Google Maps


  • Best for: finding local mountain biking, e-bike, and gravel bike trails
  • Price: $36/year
  • Download: iOS and Google Play

For mountain biking, our favorite resource for finding trails is TrailForks. Although the desktop version is free, the app costs $36/year in order to use it outside of your “home region”. TrailForks is the most comprehensive mountain biking app out there with over 400,000 MTB trails. You can also easily filter to e-bike-friendly trails and see recent trail reports.

If you want a free mountain biking app, check out MTB Project. When you’re on wi-fi, you can download the database for an entire state. Then when you’re offline, you can easily find nearby mountain bike trails with info on difficulty, elevation profile, and current conditions. However, MTB Project doesn’t have quite as many trails listed as TrailForks.

TrailForks mountain biking app


  • Best for: booking National Park campgrounds, backcountry permits, timed entry tickets, etc.
  • Price: Free
  • Download: iOS and Google Play

If you plan on visiting National Parks or popular federal lands during your van travels, the Recreation.gov app is a must. In partnership with 12 different federal agencies (including the Park Service, Bureau of Land Management, and Forest Service), this app allows you to book paid campsites within parks, buy timed-entry tickets for applicable Parks, and book advanced permits for other outdoor activities. Here are a few examples of campgrounds and activities that required booking:

While you can also book permits and campsites on a desktop, the app is great for on-the-go bookings.

Recreation.gov app

Gas Buddy

  • Best for: Finding the cheapest gas on your route
  • Price: Free
  • Download: iOS and Google Play

Gas is one of the biggest expenses you’ll have on the road, so finding ways to save money on gas is key. Gas Buddy is an essential van life app for finding the cheapest gas prices. Simply open the app and GasBuddy will pull up the closest gas stations and their prices. You can sort by price, or toggle to view on a map. If you’re planning your route, you can search by location or zoom out on the map to see if it’s better to fill up now or wait until the next town. Using Gas Buddy, I’ve often found gas stations that are $.25-$1 cheaper than the average – below, I was able to save $1/gallon by waiting to fill up until after I left town.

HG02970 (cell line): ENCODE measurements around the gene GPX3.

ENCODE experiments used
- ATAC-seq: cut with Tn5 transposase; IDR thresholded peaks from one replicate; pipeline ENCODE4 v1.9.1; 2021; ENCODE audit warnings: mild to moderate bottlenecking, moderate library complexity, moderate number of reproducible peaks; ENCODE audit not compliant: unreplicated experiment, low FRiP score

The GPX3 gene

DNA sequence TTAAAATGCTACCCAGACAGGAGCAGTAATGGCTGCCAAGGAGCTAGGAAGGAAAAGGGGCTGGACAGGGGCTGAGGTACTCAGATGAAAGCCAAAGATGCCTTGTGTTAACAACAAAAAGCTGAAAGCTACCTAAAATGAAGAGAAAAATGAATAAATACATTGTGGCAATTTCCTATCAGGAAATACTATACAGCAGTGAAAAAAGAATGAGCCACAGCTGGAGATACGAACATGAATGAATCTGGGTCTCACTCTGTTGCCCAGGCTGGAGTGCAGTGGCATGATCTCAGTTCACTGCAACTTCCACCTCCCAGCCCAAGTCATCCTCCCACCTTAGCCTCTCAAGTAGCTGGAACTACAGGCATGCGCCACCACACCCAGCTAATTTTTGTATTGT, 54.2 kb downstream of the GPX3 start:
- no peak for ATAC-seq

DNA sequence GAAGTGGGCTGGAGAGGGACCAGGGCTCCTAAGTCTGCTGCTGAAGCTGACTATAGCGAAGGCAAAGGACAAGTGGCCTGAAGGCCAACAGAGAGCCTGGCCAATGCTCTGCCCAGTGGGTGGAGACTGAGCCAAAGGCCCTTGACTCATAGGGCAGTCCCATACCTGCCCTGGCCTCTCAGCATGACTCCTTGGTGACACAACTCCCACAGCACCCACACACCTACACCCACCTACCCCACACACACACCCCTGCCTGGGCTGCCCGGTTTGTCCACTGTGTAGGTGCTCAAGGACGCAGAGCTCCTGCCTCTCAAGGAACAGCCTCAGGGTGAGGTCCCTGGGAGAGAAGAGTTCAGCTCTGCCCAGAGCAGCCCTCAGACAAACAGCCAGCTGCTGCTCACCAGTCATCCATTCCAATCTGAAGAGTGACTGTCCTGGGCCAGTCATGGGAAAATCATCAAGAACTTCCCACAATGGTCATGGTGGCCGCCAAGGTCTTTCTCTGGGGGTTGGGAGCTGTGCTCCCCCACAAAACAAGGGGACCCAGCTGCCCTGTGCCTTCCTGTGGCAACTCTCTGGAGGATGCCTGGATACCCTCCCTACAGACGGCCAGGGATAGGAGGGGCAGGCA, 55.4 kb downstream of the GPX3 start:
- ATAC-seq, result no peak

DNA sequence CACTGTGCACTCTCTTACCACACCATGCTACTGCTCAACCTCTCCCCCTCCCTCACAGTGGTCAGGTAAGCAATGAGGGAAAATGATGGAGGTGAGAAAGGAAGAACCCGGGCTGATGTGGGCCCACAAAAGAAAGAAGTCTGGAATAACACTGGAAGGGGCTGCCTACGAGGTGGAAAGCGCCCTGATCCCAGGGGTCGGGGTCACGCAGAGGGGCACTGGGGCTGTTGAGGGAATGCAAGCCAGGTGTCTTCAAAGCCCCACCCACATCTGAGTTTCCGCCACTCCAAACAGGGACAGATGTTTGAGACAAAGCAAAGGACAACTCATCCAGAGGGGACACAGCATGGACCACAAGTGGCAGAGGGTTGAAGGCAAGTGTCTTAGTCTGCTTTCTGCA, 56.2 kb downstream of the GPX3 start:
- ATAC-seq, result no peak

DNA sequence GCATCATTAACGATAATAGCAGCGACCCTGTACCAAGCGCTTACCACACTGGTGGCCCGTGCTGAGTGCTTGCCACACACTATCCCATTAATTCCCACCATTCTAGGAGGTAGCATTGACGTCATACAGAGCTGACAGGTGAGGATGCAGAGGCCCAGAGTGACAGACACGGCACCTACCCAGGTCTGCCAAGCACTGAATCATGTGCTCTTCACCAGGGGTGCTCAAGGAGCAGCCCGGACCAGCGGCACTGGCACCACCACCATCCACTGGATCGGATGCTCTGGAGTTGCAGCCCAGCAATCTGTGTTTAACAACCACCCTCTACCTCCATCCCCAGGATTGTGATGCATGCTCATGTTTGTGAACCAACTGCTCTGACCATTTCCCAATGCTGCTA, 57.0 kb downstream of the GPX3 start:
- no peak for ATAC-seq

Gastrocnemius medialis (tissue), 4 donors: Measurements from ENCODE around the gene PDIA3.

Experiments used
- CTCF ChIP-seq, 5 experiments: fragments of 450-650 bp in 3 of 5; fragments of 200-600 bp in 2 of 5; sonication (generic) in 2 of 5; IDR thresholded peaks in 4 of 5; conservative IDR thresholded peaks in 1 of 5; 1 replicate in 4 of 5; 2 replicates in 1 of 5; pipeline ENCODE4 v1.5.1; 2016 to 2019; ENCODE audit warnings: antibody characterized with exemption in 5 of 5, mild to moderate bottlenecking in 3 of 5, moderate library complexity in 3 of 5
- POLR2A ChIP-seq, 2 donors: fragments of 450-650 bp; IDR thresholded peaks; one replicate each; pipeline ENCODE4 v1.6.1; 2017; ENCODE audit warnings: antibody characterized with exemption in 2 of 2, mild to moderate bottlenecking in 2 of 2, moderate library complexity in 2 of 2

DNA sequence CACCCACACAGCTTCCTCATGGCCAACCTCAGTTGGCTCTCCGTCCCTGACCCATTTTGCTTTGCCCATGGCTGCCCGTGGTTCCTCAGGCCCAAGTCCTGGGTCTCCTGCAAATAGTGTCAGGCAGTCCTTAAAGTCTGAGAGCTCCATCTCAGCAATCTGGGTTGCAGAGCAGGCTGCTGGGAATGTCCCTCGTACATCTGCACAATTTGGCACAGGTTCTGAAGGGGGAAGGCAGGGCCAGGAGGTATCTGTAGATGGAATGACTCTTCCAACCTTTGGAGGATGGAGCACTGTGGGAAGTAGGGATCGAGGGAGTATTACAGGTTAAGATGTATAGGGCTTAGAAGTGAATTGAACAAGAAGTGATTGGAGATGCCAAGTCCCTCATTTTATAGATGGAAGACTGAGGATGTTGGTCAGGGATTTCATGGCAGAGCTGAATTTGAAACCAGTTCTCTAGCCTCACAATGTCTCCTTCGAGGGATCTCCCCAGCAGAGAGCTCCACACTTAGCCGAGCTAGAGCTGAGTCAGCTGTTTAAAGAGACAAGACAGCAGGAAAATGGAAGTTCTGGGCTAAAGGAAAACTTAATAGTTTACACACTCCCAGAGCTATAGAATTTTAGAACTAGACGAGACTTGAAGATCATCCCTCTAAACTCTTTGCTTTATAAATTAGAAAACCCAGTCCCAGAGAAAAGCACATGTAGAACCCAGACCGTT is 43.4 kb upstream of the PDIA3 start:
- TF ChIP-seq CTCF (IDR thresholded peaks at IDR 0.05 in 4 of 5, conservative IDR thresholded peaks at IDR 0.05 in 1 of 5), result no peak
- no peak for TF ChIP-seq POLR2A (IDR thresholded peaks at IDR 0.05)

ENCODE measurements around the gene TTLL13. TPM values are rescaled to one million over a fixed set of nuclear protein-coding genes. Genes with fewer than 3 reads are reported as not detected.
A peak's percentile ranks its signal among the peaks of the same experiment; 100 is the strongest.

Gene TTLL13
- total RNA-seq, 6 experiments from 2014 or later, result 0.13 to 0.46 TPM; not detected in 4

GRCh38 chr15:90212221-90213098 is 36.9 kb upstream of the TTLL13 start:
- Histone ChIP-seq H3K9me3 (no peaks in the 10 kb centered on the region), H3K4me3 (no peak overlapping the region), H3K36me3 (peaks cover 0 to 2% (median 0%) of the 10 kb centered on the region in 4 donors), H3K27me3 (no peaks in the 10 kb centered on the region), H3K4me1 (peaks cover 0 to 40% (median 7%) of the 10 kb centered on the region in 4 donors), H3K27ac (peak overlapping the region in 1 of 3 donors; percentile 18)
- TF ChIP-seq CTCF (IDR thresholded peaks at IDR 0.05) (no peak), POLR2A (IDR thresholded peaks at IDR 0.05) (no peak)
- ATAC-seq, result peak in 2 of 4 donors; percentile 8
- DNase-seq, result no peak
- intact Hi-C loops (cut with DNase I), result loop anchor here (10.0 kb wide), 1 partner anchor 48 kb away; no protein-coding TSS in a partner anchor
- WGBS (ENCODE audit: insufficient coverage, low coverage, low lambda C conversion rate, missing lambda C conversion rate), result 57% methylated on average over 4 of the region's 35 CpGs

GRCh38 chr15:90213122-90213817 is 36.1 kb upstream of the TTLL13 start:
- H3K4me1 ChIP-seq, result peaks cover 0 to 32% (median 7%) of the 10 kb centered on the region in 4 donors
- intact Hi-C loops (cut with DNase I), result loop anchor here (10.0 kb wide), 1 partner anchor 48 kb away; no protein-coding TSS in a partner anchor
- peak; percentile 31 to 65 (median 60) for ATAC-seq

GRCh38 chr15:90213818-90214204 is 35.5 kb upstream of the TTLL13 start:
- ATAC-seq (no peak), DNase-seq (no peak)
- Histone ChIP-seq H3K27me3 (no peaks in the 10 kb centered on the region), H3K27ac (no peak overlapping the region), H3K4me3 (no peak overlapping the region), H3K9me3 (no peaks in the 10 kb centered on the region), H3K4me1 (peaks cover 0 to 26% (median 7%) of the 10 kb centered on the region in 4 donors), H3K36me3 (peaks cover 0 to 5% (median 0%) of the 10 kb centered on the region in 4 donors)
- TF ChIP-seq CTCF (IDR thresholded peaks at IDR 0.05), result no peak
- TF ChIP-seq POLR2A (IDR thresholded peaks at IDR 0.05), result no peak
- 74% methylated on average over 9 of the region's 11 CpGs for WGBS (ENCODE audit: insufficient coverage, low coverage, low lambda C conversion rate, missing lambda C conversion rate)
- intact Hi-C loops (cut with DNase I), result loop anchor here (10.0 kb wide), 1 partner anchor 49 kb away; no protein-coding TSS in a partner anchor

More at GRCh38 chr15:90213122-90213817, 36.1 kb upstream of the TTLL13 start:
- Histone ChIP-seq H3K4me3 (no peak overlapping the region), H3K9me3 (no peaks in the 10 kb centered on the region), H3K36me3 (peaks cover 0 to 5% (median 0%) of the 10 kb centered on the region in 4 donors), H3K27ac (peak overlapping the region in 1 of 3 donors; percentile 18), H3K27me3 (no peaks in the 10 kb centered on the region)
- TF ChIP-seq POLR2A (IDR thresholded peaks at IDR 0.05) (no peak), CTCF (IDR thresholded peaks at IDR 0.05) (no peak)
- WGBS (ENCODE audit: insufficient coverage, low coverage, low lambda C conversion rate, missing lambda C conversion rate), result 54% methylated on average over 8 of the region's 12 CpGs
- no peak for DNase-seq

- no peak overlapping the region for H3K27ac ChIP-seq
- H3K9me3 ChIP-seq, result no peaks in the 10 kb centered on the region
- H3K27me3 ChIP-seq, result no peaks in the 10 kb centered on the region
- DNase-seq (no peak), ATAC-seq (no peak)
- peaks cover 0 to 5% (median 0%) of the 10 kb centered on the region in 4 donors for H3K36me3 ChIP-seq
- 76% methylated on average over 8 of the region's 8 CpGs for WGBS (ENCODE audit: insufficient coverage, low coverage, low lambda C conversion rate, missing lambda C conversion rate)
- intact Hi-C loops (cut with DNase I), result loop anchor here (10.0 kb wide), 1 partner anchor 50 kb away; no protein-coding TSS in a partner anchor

>>Read Next: Cheap Road Trip Tips

Gas Buddy app


  • Best for: Getting cash back on gas, grocery, and restaurant purchases
  • Price: Free
  • Download: iOS and Google Play

Another way to save money on the road is through the app Upside. Upside partners with certain gas stations offer cash back on purchases, typically up to 15 cents/gallon. While this might not seem like a large amount, it adds up over time! The downside to Upside (see what I did there?) is that it’s not available everywhere, so I typically toggle between Gas Buddy and Upside to see where I can find the best deal on gas. Recently Upside also expanded its cash back offerings to include certain grocery stores and restaurants.

Upside app

Open Signal

  • Best for: scouting areas with cell signal, internet speed tests, locating cell towers
  • Price: Free
  • Download: iOS and Google Play